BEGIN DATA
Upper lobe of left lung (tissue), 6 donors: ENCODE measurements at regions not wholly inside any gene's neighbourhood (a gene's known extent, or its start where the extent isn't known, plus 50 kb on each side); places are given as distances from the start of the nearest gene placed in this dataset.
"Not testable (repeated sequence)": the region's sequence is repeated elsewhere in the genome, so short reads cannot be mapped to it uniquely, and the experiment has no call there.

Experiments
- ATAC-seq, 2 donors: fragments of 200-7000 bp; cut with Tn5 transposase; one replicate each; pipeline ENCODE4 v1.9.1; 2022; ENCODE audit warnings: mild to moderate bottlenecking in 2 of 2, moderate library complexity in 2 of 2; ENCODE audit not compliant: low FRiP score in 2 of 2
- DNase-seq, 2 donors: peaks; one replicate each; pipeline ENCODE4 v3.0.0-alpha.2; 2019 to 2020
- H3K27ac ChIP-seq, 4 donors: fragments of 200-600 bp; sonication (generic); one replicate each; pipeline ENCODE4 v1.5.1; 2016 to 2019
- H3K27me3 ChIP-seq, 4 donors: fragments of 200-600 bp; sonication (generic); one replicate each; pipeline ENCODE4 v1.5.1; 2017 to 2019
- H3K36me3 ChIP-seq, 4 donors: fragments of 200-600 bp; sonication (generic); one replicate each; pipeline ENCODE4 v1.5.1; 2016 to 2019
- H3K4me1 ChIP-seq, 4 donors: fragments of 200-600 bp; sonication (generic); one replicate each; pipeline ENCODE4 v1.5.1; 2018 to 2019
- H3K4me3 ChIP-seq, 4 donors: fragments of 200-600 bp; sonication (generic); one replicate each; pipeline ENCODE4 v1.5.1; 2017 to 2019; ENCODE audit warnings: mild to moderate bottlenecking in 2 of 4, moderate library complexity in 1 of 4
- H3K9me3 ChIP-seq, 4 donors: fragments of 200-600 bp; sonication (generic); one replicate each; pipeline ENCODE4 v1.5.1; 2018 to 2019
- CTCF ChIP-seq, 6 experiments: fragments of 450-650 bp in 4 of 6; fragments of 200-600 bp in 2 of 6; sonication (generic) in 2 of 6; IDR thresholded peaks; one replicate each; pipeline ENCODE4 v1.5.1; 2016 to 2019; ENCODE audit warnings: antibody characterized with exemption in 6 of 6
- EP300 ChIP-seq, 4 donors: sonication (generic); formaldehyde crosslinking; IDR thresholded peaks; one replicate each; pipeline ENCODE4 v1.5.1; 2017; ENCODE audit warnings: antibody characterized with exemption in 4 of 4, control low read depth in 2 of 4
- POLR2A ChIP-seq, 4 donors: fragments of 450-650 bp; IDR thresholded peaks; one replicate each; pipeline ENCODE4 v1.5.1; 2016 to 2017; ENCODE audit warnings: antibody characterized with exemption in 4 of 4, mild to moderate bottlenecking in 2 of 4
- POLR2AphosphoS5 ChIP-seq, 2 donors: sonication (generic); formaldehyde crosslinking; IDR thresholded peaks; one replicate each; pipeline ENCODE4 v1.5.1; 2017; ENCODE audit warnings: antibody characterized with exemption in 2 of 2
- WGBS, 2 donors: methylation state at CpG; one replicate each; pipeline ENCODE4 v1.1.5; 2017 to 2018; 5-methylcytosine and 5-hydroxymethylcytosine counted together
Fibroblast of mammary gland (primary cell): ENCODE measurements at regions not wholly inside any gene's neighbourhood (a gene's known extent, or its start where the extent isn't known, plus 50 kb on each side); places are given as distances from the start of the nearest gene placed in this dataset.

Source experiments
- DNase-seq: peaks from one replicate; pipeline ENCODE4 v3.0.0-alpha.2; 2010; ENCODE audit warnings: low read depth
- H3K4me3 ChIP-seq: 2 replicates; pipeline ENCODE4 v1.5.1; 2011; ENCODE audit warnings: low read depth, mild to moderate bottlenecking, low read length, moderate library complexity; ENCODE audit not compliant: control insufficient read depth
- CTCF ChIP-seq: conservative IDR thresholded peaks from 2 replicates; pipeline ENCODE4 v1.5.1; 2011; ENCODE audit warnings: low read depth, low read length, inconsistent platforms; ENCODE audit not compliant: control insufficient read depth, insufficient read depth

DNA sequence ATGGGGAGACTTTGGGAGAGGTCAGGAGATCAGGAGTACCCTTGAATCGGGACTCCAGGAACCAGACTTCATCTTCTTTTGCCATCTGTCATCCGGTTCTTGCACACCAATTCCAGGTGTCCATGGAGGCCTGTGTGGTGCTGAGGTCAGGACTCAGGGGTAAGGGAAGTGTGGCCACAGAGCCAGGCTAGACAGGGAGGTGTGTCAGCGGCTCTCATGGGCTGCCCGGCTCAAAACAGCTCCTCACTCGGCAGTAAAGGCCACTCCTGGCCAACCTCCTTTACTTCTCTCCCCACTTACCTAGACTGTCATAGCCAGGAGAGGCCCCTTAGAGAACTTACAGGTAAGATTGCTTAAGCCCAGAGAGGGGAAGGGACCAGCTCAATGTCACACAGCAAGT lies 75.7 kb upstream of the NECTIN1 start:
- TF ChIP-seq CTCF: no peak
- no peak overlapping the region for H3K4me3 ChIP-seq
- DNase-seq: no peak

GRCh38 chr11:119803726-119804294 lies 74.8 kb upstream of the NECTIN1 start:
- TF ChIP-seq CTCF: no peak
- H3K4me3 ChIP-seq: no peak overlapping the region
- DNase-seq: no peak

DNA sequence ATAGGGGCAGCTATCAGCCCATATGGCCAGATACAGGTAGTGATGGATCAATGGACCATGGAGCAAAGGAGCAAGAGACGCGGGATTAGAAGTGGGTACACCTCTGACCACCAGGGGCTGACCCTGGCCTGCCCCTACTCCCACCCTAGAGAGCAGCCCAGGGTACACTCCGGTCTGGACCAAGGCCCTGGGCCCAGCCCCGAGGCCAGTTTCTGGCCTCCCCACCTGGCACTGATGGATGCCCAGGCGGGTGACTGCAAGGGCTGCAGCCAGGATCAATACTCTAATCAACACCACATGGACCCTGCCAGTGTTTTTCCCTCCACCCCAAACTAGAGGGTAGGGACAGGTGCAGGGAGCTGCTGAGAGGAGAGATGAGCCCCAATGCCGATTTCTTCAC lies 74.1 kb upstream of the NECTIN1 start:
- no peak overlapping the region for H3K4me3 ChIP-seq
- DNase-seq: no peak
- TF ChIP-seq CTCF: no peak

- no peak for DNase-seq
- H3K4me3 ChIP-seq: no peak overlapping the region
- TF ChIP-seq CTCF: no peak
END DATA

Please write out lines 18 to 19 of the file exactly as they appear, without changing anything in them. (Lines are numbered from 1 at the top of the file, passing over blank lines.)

Source experiments
- DNase-seq: peaks from one replicate; pipeline ENCODE4 v3.0.0-alpha.2; 2010; ENCODE audit warnings: low read depth